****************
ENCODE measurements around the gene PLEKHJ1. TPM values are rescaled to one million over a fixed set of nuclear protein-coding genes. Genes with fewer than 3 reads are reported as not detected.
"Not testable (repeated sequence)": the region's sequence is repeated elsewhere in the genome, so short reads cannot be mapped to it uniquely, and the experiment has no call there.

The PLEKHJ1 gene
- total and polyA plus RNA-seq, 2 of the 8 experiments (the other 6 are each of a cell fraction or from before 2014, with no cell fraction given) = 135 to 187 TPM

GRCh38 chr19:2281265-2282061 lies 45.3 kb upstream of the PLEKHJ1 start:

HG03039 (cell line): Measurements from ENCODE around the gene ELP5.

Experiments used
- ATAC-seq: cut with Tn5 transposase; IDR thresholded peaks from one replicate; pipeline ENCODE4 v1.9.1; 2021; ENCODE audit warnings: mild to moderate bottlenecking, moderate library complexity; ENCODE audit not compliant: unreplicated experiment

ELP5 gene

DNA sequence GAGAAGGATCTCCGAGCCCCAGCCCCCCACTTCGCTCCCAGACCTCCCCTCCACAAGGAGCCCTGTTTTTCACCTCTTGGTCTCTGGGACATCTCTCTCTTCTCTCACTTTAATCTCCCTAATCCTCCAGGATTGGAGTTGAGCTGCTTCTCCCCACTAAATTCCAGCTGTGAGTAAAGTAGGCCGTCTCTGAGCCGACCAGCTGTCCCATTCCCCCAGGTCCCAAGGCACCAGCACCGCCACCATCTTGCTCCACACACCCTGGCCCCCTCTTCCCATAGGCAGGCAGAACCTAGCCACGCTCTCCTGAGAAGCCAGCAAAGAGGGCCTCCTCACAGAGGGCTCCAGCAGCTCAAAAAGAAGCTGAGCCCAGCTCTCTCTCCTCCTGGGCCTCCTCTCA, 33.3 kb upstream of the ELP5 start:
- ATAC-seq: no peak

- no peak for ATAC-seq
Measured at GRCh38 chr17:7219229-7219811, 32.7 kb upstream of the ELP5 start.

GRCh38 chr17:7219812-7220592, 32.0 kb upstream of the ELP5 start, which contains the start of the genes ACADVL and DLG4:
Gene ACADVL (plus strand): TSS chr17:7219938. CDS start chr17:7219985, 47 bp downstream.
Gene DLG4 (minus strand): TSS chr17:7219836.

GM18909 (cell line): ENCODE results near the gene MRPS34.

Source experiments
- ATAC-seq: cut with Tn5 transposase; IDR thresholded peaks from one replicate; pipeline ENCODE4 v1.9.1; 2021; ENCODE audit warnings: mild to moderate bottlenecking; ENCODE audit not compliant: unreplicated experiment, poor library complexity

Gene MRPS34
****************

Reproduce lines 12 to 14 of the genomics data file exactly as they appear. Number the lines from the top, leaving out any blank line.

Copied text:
- no peak for ATAC-seq
Measured at GRCh38 chr17:7219229-7219811, 32.7 kb upstream of the ELP5 start.

GRCh38 chr17:7219812-7220592, 32.0 kb upstream of the ELP5 start, which contains the start of the genes ACADVL and DLG4: